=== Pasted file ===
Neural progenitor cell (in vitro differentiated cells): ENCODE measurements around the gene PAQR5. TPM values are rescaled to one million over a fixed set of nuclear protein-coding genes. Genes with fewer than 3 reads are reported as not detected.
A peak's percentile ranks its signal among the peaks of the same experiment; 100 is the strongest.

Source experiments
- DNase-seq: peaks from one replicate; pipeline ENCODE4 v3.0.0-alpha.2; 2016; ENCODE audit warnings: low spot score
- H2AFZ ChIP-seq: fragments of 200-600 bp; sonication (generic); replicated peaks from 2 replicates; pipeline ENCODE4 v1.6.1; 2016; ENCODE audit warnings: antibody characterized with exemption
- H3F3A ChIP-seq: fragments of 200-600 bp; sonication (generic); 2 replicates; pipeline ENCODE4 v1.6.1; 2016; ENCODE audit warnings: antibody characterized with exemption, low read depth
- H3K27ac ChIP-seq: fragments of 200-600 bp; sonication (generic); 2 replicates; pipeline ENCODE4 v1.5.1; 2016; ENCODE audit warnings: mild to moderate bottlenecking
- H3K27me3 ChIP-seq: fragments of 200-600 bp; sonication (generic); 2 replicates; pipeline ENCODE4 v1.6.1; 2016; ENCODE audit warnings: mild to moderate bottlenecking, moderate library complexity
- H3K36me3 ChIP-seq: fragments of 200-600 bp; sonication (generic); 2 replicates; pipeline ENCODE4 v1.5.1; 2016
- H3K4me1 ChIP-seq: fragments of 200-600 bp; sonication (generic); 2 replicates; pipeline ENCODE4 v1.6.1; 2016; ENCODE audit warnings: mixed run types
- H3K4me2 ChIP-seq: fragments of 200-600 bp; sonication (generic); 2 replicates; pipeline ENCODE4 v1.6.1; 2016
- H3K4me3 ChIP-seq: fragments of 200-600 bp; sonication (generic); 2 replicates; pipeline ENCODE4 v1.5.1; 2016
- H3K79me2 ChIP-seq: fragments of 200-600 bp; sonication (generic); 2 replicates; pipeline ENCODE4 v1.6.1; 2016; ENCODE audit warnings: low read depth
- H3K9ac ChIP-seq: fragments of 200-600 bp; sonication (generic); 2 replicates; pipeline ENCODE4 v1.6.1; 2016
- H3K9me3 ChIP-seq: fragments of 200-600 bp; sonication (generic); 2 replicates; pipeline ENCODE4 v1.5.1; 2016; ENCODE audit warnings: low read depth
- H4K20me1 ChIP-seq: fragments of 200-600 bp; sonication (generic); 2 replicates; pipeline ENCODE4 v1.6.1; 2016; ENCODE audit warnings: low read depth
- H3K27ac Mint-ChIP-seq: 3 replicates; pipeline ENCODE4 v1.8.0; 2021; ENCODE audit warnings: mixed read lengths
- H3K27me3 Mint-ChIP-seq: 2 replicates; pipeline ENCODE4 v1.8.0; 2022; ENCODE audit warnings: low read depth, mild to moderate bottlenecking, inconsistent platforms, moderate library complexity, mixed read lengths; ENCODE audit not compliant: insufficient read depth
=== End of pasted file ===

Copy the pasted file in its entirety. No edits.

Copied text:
Neural progenitor cell (in vitro differentiated cells): ENCODE measurements around the gene PAQR5. TPM values are rescaled to one million over a fixed set of nuclear protein-coding genes. Genes with fewer than 3 reads are reported as not detected.
A peak's percentile ranks its signal among the peaks of the same experiment; 100 is the strongest.

Source experiments
- DNase-seq: peaks from one replicate; pipeline ENCODE4 v3.0.0-alpha.2; 2016; ENCODE audit warnings: low spot score
- H2AFZ ChIP-seq: fragments of 200-600 bp; sonication (generic); replicated peaks from 2 replicates; pipeline ENCODE4 v1.6.1; 2016; ENCODE audit warnings: antibody characterized with exemption
- H3F3A ChIP-seq: fragments of 200-600 bp; sonication (generic); 2 replicates; pipeline ENCODE4 v1.6.1; 2016; ENCODE audit warnings: antibody characterized with exemption, low read depth
- H3K27ac ChIP-seq: fragments of 200-600 bp; sonication (generic); 2 replicates; pipeline ENCODE4 v1.5.1; 2016; ENCODE audit warnings: mild to moderate bottlenecking
- H3K27me3 ChIP-seq: fragments of 200-600 bp; sonication (generic); 2 replicates; pipeline ENCODE4 v1.6.1; 2016; ENCODE audit warnings: mild to moderate bottlenecking, moderate library complexity
- H3K36me3 ChIP-seq: fragments of 200-600 bp; sonication (generic); 2 replicates; pipeline ENCODE4 v1.5.1; 2016
- H3K4me1 ChIP-seq: fragments of 200-600 bp; sonication (generic); 2 replicates; pipeline ENCODE4 v1.6.1; 2016; ENCODE audit warnings: mixed run types
- H3K4me2 ChIP-seq: fragments of 200-600 bp; sonication (generic); 2 replicates; pipeline ENCODE4 v1.6.1; 2016
- H3K4me3 ChIP-seq: fragments of 200-600 bp; sonication (generic); 2 replicates; pipeline ENCODE4 v1.5.1; 2016
- H3K79me2 ChIP-seq: fragments of 200-600 bp; sonication (generic); 2 replicates; pipeline ENCODE4 v1.6.1; 2016; ENCODE audit warnings: low read depth
- H3K9ac ChIP-seq: fragments of 200-600 bp; sonication (generic); 2 replicates; pipeline ENCODE4 v1.6.1; 2016
- H3K9me3 ChIP-seq: fragments of 200-600 bp; sonication (generic); 2 replicates; pipeline ENCODE4 v1.5.1; 2016; ENCODE audit warnings: low read depth
- H4K20me1 ChIP-seq: fragments of 200-600 bp; sonication (generic); 2 replicates; pipeline ENCODE4 v1.6.1; 2016; ENCODE audit warnings: low read depth
- H3K27ac Mint-ChIP-seq: 3 replicates; pipeline ENCODE4 v1.8.0; 2021; ENCODE audit warnings: mixed read lengths
- H3K27me3 Mint-ChIP-seq: 2 replicates; pipeline ENCODE4 v1.8.0; 2022; ENCODE audit warnings: low read depth, mild to moderate bottlenecking, inconsistent platforms, moderate library complexity, mixed read lengths; ENCODE audit not compliant: insufficient read depth